We are witnessing one of the biggest transformations of the financial industry for all international financial centers, including Cayman.
Historically, most of these centers built their industries providing, among other benefits, another layer of confidentiality to the end customer. Recent global initiatives are removing the differences in confidentiality across countries and completely removing the possibility of offering secrecy – something Cayman abandoned a long time ago.
The way in which IFCs adapt to this new environment will be key in determining their future viability, and Cayman is one step ahead of its competitors in this regard.
Over the past decade, Cayman transitioned to providing a wide range of products and services focused on the institutional market, a segment of the industry that does not require additional confidentiality. Cayman has, therefore, undertaken a proactive stance when it comes to a number of global initiatives that have attempted to increase transparency of tax information around the world.
Critics of this position argue taking such a proactive stance will damage this crucial industry.
Cayman’s financial services industry is the core of its economy, contributing directly to 49 percent of its gross domestic product and over 70 percent indirectly, according to a study undertaken by Oxford Economics. The industry also provides 52 percent of government revenue, and 36 percent of all employment as per the government statistics.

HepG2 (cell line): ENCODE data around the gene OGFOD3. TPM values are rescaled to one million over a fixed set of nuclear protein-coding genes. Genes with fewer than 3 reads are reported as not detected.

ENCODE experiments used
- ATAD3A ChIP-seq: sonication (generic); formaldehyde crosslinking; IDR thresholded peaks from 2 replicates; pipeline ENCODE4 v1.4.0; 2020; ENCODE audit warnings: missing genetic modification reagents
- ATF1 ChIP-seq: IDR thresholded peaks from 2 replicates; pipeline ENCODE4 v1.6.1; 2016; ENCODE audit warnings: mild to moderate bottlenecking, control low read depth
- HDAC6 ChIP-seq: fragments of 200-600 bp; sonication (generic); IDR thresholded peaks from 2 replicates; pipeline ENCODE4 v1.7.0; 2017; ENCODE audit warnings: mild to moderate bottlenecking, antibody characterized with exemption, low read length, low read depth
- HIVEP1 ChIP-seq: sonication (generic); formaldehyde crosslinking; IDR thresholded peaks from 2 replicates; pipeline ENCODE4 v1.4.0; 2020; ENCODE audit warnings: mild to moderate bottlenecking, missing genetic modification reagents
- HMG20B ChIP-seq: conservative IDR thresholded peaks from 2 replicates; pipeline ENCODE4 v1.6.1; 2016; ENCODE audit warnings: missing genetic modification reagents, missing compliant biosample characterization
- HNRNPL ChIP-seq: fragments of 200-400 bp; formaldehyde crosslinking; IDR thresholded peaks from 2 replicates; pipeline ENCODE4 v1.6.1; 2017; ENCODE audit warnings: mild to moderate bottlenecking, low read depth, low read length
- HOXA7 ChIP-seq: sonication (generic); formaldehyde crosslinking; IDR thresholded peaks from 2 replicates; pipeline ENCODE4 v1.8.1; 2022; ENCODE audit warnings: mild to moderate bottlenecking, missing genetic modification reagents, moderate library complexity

Cayman has the 10th highest GDP per capita of any country around the world – a standard by which the quality of life is measured – largely due to the vital role the financial services industry plays within Cayman’s overall economy.
Not long ago, the Cayman Islands lagged behind in the number of tax information exchange agreements, ending up on one of the usual “name and shame” lists issued by several international bodies. The consequences were significant, and we found ourselves rushing to sign as many agreements as we could, arriving at the total of 35 TIEAs we have today.
Just as enough TIEAs were in place and things started to calm down, the United States brought the Foreign Account Tax Compliance Act, known as FATCA.
Cayman decided to implement FATCA through an Inter-Governmental Agreement (known as IGA1); and as more and more countries chose IGA1, the automatic exchange of information became a political/diplomacy issue. For example, how can France justify politically to provide this information to the U.S. and not to Germany? And so, originated by five European countries, the multilateral pilot on exchange of information came to be, with Cayman being the first country outside Europe to commit to it.
This is the new reality of the world we live in, facilitated by technology and promoted by the global fiscal crisis. The concept is aligned to Cayman’s strategy to provide other relevant authorities with the information needed to enforce their laws. The multilateral pilot attempts to produce a level playing field where there is a standard applied across the globe, and Cayman is confident in its ability to succeed in a level playing field.